Under the Solaris 10 system – or the open Solaris as well,
the service management have been upgraded, and there are great new tools to handle the sysadmin
work on the services.
The long detailed explanation can be found here:
Solaris Service Management Facility – Quickstart Guide
But for the fast paced sysadmin – here is the short version
To see the detailed boot sequence with all the services notices use:
boot -m verbose
Stopping and starting services
stop a running service as well as make sure it wont come back after booting the server:
svcadm disable service_name
Bring the service back up and make sure it starts after boot as well:
svcadm enable service_name
The new and improved services system will also watch over the service, and restart it if it suddenly stop.
but don’t worry – if the service loops and can’t start, after a couple of time the SMF will stop trying to bring it up, and will send you an error for the service.
To stop or start the service temporarily without impacting the startup status of the service use:
svcadm -t enable/disable service_name
Getting information about the services
List all active services:
List all available services:
List all failing services:
to get more details on a specific failing service, use:
svcs -x service_name
to add verbosity to the svcs commands just add “-v”
the services logs are located at:
List all the processes this service is running, even if they have a different name:
svcs -p service_name
List all the services this service is depended upon, if any of these services fails, our service will fail too:
svcs -d service_name
List all the services that depend on our service, if our service fails, they will fail too:
svcs -D service_name
the explanation for the service names im taking straight from the SUN bigadmin site:
Solaris uses a URI string called an FMRI (Fault Managed Resource Identifier) to identify system objects for which advanced fault and resource management capabilities are provided. Services managed by SMF are assigned FMRI strings prefixed with the scheme name “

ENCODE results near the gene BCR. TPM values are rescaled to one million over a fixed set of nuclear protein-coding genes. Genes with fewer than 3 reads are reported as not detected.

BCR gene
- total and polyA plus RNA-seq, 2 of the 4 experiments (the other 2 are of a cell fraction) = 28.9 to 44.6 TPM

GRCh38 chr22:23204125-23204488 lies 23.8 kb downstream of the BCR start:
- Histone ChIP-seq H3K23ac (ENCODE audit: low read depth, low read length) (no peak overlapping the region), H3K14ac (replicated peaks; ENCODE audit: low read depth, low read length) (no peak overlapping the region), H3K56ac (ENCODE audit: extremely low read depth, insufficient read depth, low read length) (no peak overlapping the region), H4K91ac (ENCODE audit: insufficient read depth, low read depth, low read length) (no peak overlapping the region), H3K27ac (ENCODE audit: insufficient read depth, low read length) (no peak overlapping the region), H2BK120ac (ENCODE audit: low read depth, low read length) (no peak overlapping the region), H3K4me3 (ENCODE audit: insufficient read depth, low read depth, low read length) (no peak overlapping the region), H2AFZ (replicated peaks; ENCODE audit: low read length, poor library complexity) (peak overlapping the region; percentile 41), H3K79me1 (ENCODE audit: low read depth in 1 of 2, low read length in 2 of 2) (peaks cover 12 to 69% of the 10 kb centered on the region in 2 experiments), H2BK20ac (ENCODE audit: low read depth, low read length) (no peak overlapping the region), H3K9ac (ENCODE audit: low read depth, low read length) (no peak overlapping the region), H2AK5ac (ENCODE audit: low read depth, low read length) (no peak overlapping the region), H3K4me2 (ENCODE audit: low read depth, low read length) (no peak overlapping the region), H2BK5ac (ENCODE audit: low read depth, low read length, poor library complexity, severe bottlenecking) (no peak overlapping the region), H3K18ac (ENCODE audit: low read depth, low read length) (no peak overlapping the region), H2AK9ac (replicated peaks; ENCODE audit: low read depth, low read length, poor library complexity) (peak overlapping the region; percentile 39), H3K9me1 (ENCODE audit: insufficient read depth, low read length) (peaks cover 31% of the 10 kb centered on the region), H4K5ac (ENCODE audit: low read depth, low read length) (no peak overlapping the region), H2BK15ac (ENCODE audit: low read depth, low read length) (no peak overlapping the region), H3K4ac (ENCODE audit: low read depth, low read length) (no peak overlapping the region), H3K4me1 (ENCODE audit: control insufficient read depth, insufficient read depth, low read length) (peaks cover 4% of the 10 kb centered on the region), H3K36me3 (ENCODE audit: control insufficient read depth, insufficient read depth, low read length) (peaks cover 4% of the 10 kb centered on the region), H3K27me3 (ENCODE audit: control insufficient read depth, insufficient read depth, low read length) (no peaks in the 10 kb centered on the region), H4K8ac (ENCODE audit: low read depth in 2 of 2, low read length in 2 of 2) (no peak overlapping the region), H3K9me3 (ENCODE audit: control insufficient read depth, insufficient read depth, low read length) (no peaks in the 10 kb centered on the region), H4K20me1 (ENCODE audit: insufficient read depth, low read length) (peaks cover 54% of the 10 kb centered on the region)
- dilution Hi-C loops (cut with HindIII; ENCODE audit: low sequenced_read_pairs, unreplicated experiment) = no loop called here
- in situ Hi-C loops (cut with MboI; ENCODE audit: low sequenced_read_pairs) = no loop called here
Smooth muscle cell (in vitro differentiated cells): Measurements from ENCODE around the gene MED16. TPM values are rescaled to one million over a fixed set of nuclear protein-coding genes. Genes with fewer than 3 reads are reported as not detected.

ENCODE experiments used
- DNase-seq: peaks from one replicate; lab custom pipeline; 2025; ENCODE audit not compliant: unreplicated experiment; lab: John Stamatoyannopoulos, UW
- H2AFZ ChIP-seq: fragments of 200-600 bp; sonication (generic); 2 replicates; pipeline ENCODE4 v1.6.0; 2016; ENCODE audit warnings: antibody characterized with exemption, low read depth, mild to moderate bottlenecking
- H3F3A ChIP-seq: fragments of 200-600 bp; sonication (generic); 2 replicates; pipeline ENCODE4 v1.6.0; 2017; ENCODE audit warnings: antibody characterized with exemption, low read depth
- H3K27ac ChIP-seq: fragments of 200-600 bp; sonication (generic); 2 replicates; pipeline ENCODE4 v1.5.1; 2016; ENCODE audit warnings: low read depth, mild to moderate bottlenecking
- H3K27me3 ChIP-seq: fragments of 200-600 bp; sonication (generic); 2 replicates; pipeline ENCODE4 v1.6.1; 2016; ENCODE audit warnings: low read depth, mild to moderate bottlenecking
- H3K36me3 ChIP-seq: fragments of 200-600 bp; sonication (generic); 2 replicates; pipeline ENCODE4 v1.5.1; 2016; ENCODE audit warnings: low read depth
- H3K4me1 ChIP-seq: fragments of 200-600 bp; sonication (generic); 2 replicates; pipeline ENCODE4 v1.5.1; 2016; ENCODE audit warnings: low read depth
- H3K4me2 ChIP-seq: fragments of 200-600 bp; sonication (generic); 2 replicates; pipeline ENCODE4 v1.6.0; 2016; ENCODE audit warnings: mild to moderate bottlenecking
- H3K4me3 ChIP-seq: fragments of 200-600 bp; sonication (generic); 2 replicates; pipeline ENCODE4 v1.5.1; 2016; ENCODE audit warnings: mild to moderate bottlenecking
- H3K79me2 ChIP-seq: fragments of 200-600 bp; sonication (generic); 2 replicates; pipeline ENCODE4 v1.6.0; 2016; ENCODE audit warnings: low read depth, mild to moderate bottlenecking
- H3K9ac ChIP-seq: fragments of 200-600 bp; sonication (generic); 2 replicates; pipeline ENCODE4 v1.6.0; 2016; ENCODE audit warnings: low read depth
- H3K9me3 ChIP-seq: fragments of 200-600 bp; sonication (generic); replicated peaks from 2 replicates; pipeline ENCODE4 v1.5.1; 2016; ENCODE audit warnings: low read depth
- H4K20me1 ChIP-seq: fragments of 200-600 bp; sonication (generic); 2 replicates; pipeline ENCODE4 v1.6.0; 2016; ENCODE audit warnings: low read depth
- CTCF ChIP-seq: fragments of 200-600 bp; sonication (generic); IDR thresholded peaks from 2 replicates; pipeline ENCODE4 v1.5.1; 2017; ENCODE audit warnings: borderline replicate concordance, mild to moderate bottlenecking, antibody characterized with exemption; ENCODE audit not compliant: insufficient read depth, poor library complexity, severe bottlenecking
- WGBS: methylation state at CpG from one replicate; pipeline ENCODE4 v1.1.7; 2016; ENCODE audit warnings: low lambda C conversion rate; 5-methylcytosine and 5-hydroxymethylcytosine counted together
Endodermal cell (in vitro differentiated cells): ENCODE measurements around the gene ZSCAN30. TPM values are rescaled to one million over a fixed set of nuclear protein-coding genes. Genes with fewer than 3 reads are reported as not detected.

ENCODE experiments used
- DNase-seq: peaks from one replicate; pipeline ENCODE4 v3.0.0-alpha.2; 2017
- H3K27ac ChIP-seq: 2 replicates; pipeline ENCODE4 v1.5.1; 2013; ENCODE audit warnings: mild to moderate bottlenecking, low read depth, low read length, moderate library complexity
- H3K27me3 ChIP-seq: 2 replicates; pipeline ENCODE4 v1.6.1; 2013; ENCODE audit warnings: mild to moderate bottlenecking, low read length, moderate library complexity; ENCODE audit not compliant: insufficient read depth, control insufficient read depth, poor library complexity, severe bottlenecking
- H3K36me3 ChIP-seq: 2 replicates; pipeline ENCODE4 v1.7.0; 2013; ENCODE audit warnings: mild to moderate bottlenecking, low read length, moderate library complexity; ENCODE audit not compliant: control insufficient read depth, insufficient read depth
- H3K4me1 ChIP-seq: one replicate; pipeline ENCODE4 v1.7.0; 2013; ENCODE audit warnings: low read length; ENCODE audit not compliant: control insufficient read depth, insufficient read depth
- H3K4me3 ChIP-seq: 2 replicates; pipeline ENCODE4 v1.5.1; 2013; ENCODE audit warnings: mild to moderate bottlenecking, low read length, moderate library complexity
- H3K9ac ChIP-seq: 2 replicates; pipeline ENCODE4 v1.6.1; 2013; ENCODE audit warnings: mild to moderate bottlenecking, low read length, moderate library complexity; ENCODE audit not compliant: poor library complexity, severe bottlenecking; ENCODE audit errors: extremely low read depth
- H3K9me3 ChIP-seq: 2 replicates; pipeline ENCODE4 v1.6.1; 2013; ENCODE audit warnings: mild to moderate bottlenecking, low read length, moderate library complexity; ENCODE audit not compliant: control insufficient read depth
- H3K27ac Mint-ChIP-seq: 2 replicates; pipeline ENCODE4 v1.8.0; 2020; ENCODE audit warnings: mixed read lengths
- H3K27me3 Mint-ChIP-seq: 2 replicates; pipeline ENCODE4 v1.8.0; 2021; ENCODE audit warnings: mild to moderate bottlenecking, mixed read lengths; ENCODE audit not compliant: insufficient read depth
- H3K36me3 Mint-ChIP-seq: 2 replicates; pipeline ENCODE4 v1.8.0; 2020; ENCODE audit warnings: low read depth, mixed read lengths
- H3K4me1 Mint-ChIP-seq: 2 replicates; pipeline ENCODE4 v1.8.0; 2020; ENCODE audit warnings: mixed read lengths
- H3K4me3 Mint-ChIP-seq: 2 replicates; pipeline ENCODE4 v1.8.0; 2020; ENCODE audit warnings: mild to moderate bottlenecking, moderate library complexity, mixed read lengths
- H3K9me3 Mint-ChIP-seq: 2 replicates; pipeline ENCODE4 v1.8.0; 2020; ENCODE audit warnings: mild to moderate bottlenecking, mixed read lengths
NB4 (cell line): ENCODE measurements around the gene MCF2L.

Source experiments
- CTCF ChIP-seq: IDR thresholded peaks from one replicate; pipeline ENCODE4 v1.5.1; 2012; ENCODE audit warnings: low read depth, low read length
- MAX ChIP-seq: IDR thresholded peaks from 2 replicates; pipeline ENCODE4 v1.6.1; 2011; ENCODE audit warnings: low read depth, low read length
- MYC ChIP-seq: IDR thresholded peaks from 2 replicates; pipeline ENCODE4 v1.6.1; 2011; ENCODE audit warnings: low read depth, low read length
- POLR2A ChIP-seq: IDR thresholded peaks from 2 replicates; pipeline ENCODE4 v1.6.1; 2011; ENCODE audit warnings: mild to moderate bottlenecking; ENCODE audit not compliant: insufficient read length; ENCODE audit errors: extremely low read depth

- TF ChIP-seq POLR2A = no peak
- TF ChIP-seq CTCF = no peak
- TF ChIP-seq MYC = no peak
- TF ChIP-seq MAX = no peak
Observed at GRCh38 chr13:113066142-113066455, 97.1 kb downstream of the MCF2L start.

svc“, as shown in the following examples for the Solaris service
Notice that these service FMRIs used by SMF can be expressed in three ways: first as an absolute path including a location path such as “
localhost“; second as a path relative to the local machine; and third as simply the service identifier with the string prefixes implied. The SMF administrator tools described in the rest of this document typically describe services using the third form, as they are assumed to be operating on local services. Other management tools that operate on multiple types of resources or across machine boundaries may use one of the other forms to describe services. The SMF tools in the current release of Solaris can only manage services on the local host.
There are no longer run levels setting on the Solaris server, now this is called milestones.
Milestones are a group of services, which defines a state the server is in – just like single user, or multi user.
you can bring the server into a specific milestone with:
svcadm milestone milestone/single-user:default
to permanently set the server in a specific mile stone , use:
svcadm milestone -d milestone/single-user:default
and again – to list what services should be running to reach a specific milestone, use:
svcs -d milestone_name
and that’s the short explanation
next time ill explain how to add a service of your own to the system.